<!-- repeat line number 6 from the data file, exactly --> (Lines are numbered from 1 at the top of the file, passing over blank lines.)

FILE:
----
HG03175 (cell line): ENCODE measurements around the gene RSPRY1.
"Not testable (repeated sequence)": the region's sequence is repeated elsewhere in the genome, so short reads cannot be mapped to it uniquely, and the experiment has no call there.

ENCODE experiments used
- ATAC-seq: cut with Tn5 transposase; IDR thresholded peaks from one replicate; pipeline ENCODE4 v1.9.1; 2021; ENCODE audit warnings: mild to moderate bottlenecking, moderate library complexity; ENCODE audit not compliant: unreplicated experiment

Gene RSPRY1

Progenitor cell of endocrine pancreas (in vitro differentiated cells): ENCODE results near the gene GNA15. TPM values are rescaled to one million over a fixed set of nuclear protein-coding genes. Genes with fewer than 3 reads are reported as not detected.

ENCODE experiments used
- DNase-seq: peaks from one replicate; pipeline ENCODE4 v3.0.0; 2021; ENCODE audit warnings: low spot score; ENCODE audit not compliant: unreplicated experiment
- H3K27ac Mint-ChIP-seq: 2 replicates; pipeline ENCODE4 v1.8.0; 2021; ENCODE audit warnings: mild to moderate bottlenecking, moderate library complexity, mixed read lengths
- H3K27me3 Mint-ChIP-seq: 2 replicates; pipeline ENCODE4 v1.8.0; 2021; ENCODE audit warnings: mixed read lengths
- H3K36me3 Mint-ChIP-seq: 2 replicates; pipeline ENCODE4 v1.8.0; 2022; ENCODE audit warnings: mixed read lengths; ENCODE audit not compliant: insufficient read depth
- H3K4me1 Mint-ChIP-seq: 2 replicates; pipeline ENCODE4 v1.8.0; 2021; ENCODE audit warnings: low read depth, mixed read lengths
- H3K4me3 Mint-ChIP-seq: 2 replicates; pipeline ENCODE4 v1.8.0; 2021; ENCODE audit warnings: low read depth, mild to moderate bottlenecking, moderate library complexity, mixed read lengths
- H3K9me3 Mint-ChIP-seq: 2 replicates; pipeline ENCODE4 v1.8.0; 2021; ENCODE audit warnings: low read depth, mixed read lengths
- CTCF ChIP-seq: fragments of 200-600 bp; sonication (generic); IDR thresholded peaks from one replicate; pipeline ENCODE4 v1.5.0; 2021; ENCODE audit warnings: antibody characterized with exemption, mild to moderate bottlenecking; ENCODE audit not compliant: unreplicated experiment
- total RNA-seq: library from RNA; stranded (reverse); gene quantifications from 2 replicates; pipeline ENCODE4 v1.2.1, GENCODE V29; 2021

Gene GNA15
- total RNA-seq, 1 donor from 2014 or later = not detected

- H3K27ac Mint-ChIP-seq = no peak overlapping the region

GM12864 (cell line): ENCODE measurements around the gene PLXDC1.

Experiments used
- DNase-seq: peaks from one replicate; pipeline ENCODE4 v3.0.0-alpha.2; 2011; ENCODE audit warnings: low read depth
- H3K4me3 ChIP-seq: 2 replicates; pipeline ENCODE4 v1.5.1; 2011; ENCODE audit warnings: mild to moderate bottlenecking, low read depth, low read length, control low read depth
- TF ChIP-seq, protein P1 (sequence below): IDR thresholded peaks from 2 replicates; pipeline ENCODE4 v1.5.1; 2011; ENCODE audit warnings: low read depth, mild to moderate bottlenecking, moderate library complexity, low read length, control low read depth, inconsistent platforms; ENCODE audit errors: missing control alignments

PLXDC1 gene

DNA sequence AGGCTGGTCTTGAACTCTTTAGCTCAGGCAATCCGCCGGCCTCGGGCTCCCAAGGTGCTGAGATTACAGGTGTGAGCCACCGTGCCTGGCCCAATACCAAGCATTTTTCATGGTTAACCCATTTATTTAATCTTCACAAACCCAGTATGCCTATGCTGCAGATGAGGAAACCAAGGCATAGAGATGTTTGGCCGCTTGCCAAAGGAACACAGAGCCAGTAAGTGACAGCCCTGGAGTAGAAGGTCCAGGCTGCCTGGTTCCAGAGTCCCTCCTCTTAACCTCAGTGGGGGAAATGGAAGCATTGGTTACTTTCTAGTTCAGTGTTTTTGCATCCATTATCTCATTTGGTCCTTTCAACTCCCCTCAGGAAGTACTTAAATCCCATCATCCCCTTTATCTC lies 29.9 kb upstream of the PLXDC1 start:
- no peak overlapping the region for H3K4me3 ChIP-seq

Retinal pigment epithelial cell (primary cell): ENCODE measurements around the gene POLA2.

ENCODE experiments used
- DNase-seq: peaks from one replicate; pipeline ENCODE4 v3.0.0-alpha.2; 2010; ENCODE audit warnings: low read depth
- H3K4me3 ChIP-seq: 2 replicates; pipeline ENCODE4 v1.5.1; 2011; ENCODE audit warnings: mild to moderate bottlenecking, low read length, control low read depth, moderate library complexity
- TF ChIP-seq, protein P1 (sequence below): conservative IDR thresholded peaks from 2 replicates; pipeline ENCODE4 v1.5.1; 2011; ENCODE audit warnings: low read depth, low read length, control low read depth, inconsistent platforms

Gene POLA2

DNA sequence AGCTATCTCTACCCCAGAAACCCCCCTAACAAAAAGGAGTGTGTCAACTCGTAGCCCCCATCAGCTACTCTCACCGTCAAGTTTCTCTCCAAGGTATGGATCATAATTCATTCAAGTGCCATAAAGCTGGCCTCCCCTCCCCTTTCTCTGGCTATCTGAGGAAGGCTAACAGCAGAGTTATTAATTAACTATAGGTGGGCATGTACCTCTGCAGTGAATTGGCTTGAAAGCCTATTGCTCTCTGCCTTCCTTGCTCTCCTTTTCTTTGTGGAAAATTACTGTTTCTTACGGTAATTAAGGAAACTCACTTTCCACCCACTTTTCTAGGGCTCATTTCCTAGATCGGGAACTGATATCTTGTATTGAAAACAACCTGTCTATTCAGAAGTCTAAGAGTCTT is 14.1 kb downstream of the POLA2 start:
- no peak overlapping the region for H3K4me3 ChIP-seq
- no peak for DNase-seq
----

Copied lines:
Progenitor cell of endocrine pancreas (in vitro differentiated cells): ENCODE results near the gene GNA15. TPM values are rescaled to one million over a fixed set of nuclear protein-coding genes. Genes with fewer than 3 reads are reported as not detected.